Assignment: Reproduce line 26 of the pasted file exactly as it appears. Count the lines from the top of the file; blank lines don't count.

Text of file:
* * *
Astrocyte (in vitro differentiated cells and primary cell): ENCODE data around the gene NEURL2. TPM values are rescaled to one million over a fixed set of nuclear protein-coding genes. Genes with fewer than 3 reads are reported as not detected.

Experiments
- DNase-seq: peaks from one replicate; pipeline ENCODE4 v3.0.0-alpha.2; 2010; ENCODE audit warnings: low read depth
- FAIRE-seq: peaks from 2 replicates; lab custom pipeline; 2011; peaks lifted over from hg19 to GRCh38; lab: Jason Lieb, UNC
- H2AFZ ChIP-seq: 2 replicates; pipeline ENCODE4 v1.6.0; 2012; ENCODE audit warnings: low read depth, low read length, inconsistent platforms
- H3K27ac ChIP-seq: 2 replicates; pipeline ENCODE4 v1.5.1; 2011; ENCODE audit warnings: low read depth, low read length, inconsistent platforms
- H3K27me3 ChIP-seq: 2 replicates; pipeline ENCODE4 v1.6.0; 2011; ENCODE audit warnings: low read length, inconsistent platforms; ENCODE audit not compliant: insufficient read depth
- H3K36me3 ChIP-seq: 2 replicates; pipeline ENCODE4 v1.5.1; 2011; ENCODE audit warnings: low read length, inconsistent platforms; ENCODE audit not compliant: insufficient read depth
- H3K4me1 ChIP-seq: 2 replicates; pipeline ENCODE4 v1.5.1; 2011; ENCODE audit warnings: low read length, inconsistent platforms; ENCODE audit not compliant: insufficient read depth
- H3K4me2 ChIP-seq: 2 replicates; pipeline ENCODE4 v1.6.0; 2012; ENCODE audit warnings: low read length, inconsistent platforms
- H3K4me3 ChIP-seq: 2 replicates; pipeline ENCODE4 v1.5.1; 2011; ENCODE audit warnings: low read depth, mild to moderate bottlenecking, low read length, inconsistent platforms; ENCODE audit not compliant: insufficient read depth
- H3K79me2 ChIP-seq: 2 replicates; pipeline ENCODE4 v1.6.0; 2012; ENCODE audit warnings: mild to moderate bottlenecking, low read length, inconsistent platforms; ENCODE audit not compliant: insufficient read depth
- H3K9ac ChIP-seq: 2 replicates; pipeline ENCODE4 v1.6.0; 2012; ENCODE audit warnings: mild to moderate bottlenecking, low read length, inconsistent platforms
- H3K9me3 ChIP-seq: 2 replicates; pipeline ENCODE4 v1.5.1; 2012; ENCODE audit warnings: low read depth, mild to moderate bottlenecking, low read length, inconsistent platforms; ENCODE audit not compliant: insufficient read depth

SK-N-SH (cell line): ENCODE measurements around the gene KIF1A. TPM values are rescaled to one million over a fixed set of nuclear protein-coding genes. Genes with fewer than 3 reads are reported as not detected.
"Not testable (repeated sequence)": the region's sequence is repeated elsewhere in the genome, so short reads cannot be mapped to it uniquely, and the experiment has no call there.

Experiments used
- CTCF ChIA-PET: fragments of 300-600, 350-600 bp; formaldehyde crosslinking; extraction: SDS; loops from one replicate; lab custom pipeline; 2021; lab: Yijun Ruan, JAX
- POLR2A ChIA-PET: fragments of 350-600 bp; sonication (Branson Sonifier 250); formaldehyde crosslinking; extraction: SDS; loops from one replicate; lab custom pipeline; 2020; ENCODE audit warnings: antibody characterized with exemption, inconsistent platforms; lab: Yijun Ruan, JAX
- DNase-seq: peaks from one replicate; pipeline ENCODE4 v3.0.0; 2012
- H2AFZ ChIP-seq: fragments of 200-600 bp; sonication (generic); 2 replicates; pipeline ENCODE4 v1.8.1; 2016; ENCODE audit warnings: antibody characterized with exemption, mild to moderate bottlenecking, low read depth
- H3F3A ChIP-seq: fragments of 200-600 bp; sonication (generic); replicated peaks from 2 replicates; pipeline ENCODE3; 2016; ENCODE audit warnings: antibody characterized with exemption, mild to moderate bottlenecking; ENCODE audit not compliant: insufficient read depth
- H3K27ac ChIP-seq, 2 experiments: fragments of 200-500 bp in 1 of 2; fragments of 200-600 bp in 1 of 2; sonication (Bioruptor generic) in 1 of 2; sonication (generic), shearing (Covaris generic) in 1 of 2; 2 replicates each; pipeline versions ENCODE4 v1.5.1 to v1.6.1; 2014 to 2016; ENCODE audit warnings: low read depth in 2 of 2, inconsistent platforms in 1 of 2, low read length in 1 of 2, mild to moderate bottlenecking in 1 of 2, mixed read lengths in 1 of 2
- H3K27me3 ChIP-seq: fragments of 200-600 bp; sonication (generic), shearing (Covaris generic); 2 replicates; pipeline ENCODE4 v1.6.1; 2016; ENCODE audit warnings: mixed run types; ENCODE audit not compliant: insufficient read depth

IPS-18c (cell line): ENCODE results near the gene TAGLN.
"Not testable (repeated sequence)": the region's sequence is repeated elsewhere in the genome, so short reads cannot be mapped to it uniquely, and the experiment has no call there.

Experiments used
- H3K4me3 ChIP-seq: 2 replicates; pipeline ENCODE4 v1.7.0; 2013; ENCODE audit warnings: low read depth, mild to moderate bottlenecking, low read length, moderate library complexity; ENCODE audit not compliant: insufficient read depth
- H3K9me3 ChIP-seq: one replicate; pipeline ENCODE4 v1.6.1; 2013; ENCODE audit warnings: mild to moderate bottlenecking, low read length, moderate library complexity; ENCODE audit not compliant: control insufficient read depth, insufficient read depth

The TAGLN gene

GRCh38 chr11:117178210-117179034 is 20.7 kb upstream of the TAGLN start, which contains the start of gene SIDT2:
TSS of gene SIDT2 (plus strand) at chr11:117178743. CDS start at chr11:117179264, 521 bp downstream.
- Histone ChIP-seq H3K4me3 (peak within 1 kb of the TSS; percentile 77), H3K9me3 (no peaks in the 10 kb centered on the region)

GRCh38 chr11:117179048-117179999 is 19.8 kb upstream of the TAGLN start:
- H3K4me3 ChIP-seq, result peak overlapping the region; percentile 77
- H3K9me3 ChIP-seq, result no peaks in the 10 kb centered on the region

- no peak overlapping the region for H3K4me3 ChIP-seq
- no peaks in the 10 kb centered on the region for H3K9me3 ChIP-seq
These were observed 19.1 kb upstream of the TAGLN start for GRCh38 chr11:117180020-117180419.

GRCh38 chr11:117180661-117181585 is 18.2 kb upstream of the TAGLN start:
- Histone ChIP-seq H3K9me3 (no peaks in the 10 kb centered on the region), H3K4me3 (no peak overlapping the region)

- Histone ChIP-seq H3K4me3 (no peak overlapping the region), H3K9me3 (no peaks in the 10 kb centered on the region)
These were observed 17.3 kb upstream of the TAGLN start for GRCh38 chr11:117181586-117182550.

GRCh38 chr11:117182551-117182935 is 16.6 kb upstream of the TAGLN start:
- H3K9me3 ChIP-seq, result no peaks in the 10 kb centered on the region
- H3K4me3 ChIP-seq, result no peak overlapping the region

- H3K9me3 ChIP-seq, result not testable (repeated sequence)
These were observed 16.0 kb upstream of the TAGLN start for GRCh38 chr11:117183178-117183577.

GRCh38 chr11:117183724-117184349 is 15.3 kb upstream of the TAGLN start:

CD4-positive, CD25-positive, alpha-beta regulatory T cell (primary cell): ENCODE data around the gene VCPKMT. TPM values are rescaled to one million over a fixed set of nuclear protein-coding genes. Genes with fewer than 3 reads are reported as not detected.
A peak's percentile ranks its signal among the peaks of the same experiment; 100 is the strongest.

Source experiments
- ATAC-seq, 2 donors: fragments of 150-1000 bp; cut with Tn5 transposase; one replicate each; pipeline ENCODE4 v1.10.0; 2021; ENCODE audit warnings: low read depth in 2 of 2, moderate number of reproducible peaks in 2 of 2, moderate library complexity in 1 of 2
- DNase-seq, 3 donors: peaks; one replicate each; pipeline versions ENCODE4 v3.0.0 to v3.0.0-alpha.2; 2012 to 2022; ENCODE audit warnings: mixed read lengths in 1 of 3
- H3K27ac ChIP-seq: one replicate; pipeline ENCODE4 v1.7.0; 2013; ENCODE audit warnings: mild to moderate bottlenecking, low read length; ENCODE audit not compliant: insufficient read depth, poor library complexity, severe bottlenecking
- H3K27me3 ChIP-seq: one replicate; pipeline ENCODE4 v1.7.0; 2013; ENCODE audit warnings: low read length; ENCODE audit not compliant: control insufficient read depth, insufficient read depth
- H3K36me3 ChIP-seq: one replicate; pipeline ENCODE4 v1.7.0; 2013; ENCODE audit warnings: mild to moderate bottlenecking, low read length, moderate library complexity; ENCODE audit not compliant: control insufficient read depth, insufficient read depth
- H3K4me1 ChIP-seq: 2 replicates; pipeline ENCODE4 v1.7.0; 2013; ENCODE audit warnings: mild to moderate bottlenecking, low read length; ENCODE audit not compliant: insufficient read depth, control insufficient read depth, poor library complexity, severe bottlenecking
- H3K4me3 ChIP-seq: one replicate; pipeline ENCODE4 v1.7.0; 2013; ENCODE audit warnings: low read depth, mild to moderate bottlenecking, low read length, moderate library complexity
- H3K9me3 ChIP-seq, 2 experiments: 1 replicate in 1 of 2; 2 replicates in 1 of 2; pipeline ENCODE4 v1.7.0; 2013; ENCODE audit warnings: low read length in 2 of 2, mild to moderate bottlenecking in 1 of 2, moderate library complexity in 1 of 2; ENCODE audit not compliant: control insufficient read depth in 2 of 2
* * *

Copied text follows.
"Not testable (repeated sequence)": the region's sequence is repeated elsewhere in the genome, so short reads cannot be mapped to it uniquely, and the experiment has no call there.